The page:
Big price to saving Great Lakes from Asian carp

News and analysis by Dan Telvock, Investigative Post's environmental reporter

Experts say the Asian carp’s threat to the Great Lakes is a serious one that could topple the $7 billion fishing industry and wreak havoc on the ecology of the nation’s largest group of freshwater lakes.

Asian carp don’t have natural predators and feed on the same food as native fish, which makes them dangerous to the Great Lakes.

The debate has been whether an expensive physical barrier between the Great Lakes and Mississippi River in Chicago, which is already infested with the invasive species, is the most effective way to stop an invasion or if the electric barriers already in place are doing the job.

In April, Investigative Post freelancer Justin Sondel reported that the U.S. Army Corps of Engineers was deep into studying the best way to stop the fish.

That study is done. The conclusion: a physical barrier is the most effective way to stop the fish and other invasive species from reaching the Great Lakes.

The Army Corps has already admitted that the fish can pass through the electric barriers, according to a report at EcoWatch.

Reported EcoWatch:

“All evidence points to one conclusion: physical separation is the only defensible solution to the epidemic of invasive species which pose a threat to people, wildlife and our economy,” said Robert Hirschfeld, water policy specialist, Prairie Rivers Network. “It’s time to get away from Band-Aid approaches and toward a long-term, comprehensive and permanent solution. This report can help us do that.”

But here’s the rub: a physical barrier between the Great Lakes and Mississippi River Basin watersheds could cost between $3.2 billion and $9.5 billion if it also deals with water quality, flood prevention and transportation, according to a study from the Great Lakes and St. Lawrence Cities Initiative and Great Lakes Commission. The report also noted that constructing only a physical barrier could cost as low as $109 million.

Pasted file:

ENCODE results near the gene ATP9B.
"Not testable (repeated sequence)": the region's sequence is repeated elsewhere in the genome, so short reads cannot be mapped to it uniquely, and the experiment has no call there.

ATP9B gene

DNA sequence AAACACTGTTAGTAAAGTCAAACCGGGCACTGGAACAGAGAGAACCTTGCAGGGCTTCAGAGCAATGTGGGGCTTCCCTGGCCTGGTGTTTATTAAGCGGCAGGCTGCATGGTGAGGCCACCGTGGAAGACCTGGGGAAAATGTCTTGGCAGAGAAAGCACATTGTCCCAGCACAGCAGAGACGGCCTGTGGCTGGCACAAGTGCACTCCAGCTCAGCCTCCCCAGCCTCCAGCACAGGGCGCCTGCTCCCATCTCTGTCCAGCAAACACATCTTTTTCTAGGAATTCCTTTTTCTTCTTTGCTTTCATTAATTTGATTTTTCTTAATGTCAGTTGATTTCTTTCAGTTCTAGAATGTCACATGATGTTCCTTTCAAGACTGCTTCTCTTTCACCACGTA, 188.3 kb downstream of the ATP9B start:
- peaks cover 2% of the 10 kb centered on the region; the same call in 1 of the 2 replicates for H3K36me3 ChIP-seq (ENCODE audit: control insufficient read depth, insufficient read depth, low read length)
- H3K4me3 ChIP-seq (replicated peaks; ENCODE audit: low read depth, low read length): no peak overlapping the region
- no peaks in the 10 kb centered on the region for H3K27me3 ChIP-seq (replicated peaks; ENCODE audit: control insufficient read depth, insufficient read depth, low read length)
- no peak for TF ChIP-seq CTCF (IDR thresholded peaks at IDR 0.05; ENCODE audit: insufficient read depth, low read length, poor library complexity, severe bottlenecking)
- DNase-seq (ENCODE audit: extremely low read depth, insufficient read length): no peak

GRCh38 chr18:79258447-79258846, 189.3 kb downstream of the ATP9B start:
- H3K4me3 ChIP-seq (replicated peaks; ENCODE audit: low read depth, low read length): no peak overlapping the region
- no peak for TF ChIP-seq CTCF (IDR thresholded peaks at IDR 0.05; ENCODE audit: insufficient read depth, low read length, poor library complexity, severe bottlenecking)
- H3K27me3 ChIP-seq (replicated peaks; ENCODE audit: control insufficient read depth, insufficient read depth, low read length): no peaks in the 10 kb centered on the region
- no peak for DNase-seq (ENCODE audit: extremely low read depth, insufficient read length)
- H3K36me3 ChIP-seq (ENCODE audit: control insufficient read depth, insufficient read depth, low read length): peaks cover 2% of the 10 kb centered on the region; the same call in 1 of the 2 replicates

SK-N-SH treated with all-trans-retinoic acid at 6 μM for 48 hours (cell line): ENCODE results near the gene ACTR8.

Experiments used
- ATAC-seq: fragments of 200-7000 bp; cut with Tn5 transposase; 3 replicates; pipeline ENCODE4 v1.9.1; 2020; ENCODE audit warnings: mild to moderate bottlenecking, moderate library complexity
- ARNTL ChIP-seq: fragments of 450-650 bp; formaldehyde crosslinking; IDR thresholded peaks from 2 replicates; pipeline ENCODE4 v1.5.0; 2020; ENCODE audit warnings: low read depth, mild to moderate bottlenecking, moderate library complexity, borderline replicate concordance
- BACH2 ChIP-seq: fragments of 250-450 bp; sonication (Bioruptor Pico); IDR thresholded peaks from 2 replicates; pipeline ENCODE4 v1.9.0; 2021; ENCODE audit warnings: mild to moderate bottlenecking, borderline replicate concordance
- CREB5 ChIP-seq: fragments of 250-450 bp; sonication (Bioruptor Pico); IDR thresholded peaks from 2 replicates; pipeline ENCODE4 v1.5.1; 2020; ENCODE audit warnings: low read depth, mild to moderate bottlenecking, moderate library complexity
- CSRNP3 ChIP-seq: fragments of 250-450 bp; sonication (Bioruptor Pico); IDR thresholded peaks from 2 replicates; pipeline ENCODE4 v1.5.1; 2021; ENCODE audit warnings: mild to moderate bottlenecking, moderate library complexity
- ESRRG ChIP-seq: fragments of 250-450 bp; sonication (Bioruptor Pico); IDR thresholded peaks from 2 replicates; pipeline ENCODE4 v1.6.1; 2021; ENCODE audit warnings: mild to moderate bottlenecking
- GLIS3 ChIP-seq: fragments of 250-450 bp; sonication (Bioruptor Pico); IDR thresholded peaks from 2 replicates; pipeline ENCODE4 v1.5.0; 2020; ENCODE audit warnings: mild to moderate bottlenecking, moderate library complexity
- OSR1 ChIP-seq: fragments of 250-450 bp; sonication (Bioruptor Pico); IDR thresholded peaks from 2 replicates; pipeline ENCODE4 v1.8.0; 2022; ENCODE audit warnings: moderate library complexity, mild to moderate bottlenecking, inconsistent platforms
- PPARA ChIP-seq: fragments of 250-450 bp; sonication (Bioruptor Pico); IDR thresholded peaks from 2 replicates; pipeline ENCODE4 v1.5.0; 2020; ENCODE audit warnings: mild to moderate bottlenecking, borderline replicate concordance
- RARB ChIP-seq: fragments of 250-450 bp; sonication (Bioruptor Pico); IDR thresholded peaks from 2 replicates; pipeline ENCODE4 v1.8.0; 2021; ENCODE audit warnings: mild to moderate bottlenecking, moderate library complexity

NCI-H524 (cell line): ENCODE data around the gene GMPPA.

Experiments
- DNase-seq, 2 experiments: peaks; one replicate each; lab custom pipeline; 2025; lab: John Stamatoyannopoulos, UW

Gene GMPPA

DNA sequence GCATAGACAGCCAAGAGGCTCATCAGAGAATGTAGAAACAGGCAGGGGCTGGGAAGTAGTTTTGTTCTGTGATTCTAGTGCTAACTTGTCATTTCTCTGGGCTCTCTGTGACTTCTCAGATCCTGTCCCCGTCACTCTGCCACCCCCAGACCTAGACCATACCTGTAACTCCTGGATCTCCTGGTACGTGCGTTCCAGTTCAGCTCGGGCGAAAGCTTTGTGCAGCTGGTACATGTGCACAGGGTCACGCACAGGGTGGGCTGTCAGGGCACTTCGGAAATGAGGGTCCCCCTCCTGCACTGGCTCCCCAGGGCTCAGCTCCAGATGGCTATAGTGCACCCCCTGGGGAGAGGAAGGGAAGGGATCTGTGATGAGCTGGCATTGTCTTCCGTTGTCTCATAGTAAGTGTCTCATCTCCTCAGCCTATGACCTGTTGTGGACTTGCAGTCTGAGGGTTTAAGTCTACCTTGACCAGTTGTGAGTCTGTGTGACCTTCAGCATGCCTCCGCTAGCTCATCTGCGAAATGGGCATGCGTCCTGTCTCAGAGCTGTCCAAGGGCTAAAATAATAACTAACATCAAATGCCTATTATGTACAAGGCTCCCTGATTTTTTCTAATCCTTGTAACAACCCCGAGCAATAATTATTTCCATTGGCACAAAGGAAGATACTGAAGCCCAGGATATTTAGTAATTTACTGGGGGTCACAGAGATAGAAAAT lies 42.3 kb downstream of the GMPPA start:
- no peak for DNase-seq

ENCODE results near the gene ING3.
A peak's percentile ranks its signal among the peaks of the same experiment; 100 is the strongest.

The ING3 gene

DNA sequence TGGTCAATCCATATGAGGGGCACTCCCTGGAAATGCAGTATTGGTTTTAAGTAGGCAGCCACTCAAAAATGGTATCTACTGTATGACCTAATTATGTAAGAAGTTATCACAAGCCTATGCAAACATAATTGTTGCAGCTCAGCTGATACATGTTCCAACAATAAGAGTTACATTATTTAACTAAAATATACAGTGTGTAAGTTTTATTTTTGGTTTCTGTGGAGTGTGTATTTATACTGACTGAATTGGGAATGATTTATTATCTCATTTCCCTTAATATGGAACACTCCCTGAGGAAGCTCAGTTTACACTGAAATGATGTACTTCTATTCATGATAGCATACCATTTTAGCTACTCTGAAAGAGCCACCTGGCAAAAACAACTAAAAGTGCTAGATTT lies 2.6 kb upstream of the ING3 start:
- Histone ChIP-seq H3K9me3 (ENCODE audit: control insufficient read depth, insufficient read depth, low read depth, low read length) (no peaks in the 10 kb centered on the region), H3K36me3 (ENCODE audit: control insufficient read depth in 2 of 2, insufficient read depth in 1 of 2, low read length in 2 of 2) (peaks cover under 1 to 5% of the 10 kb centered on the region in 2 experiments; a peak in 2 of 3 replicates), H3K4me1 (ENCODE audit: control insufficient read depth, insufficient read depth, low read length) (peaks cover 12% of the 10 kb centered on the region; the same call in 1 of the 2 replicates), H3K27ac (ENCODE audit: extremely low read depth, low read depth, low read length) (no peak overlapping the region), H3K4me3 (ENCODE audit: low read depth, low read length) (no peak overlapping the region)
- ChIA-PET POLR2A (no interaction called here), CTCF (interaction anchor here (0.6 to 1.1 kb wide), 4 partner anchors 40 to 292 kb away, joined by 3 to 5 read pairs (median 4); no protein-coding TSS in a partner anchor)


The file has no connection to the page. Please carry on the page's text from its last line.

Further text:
The Army Corps study pegged the cost as high as $18 billion. The most expensive solutions could take 10 to 25 years to finish.

The Detroit Free Press reports that a price tag that high may slow action, if not make the undertaking politically impossible.

Not only is cost an issue, but Sondel’s story points out how some are concerned that a physical barrier could hurt the shipping industry.

Lynn Muench, the senior vice president of regional advocacy for the American Waterways Operators, a trade organization that represents 350 companies, told Sondel: “There are several companies in the towing industry that would be put out of business because that is their business, to tow barges from the lake to the rivers or back and forth.”

The Great Lakes Commission’s analysis concluded in 2012 that preventing just one invasive species from entering the Great Lakes can save as much as $5 billion over 30 years.

So, the argument is that constructing a physical barrier will save more money over time, even though the upfront costs may be hard to swallow for some people.

“It’s a real investment, but the reality is, this is hundreds of millions of dollars worth of damage every year,” Sen. Kirsten Gillibrand said last year.